The United States Supreme Court decided Tuesday not to hear an appeal from a public high school football coach who was fired for kneeling in prayer on the field after games.
Joe Kennedy, who coached at Bremerton High School in Washington state before he was suspended in 2015, had his appeal to the high court denied Tuesday.
Supreme Court Justice Samuel Alito issued a statement concurring with the denial as part of the order, being joined by Justices Clarence Thomas, Neil Gorsuch, and Brett Kavanaugh.
In his statement, Justice Alito explained that the denial came not because of agreement with a lower court ruling but rather a belief that there remained “important unresolved factual questions.”
“… although petitioner’s free speech claim may ultimately implicate important constitutional issues, we cannot reach those issues until the factual question of the likely reason for the school district’s conduct is resolved. For that reason, review of petitioner’s free speech claim is not warranted at this time,” wrote Alito.
Kelly Shackelford, president of First Liberty, the firm representing Kennedy, said in a statement on Tuesday that they did not see the rejection as an end to the case.
“We are eager to return to the district court, answer the questions the justices raised today, and give the court another opportunity to protect the right of every American to engage in private religious expression, including praying in public, without fear of getting fired,” said Shackelford.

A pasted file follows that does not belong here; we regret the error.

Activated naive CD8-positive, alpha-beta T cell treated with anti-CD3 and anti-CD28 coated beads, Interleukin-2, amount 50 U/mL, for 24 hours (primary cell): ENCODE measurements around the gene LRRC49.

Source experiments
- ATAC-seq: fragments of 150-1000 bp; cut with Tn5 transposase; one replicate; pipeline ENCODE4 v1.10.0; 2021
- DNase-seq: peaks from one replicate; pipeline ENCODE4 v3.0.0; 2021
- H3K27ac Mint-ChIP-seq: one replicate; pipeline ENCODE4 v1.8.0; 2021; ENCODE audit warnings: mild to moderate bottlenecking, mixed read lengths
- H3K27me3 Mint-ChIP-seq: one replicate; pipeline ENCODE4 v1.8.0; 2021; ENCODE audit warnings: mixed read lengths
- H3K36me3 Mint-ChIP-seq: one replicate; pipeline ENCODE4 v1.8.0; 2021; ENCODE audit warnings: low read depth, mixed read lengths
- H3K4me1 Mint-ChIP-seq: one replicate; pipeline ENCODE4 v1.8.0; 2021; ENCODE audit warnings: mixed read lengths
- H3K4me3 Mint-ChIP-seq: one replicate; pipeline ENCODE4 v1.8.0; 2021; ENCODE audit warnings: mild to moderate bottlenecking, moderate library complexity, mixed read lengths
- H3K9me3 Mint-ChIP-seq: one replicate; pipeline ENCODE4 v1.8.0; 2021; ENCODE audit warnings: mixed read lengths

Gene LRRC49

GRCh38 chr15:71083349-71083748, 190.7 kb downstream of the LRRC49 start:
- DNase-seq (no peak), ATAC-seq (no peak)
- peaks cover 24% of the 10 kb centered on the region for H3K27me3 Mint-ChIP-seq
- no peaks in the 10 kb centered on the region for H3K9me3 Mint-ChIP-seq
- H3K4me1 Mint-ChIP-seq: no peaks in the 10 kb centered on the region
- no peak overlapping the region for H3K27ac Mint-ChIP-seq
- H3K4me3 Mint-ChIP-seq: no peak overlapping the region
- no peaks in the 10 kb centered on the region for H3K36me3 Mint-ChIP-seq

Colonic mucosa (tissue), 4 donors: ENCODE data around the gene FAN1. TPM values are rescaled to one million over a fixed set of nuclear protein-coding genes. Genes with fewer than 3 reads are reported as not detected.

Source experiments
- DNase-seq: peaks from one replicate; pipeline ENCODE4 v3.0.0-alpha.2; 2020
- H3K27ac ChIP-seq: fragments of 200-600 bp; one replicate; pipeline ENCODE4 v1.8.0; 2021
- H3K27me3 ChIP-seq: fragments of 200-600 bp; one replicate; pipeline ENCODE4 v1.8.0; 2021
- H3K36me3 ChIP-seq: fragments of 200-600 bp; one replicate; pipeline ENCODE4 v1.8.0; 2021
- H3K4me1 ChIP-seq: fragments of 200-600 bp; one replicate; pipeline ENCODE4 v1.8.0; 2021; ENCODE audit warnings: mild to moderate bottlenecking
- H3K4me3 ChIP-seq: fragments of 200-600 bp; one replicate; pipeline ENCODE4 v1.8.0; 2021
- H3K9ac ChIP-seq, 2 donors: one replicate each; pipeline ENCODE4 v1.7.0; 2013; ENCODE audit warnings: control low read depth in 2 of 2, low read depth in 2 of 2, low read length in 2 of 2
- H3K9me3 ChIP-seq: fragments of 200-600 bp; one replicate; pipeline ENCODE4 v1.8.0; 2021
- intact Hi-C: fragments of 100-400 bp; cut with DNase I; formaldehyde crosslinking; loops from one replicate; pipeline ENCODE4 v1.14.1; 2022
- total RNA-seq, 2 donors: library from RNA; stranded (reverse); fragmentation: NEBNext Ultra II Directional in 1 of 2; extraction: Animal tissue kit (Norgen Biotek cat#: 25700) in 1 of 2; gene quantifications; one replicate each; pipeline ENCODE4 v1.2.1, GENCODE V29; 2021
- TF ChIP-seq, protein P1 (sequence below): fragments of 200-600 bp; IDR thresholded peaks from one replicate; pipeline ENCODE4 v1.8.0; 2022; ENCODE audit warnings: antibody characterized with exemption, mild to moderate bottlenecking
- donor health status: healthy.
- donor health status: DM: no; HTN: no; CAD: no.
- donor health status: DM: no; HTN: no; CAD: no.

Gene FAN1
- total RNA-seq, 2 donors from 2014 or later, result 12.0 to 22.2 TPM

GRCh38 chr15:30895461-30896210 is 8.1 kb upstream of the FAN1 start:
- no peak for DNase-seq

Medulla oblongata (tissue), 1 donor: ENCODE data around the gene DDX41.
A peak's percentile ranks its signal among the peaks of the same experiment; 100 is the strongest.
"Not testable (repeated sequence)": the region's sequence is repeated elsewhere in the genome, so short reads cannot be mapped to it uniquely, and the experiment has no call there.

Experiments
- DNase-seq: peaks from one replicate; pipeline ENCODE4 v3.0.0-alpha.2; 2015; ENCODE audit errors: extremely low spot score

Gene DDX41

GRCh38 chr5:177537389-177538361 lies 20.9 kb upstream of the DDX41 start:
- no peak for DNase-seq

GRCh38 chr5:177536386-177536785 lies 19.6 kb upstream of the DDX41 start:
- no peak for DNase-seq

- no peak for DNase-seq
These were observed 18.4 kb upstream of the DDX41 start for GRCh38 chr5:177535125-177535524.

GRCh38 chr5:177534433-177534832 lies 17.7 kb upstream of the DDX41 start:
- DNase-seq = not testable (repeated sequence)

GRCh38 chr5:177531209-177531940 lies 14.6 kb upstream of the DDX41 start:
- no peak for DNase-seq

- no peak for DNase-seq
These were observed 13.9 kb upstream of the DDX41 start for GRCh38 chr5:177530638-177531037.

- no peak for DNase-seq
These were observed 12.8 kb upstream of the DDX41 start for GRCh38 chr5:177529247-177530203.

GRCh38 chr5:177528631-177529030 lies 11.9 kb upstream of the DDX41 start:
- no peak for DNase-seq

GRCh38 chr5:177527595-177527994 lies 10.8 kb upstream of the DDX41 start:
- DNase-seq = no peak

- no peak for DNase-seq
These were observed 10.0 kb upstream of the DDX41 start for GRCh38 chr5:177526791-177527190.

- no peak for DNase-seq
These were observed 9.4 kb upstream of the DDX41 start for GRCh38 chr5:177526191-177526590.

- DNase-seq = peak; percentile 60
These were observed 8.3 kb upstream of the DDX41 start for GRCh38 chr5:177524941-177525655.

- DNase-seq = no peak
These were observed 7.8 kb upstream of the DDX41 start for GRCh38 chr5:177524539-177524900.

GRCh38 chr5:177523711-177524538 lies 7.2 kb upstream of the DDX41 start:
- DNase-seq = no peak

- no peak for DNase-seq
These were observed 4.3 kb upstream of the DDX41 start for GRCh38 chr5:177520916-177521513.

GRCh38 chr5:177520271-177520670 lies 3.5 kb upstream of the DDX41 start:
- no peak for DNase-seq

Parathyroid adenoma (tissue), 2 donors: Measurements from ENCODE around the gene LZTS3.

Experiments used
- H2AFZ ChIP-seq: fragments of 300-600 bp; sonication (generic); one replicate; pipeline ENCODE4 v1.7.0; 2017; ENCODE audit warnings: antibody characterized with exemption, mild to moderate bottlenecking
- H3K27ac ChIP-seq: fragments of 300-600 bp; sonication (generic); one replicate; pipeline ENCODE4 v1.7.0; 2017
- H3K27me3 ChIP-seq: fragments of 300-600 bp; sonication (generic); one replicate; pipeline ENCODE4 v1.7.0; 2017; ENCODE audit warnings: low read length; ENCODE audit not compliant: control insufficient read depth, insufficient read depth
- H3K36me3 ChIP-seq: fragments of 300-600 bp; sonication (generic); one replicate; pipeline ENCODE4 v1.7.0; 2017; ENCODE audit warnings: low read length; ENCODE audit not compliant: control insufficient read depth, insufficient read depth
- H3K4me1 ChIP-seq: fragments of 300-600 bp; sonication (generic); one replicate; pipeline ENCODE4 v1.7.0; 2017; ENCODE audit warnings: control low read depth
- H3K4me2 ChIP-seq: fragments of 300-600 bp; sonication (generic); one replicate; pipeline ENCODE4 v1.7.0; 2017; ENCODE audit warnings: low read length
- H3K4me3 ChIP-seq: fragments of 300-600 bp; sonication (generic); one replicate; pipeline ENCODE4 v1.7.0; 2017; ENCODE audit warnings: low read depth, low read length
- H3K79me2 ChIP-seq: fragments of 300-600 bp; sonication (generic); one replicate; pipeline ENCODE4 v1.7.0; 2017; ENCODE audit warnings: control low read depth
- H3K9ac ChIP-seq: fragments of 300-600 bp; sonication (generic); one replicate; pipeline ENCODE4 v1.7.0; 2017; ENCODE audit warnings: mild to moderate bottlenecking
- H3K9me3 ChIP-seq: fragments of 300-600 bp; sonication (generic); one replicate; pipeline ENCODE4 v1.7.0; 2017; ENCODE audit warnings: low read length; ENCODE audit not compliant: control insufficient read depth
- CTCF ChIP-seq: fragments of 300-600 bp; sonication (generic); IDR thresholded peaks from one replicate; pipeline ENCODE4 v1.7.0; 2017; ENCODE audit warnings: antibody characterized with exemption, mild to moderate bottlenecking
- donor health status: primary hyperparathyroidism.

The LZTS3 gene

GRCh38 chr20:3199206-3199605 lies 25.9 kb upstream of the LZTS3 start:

Americans United for Separation of Church and State, which filed an amicus brief on behalf of the school district, expressed support for the Supreme Court’s decision to not hear arguments.
“The coach’s actions were a clear violation of religious freedom, forcing kids to choose between their own beliefs and appeasing the man who decides the lineup for the game,” said Americans United President Rachel Laser in a statement released Tuesday.
“Luckily, the school district recognized and put a stop to this coercive act, sending the clear message that the beliefs of all students must be respected. The Supreme Court’s action today signals that the school district had the right to protect the religious freedom of its students.”
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SOURCE: Christian Post, Michael Gryboski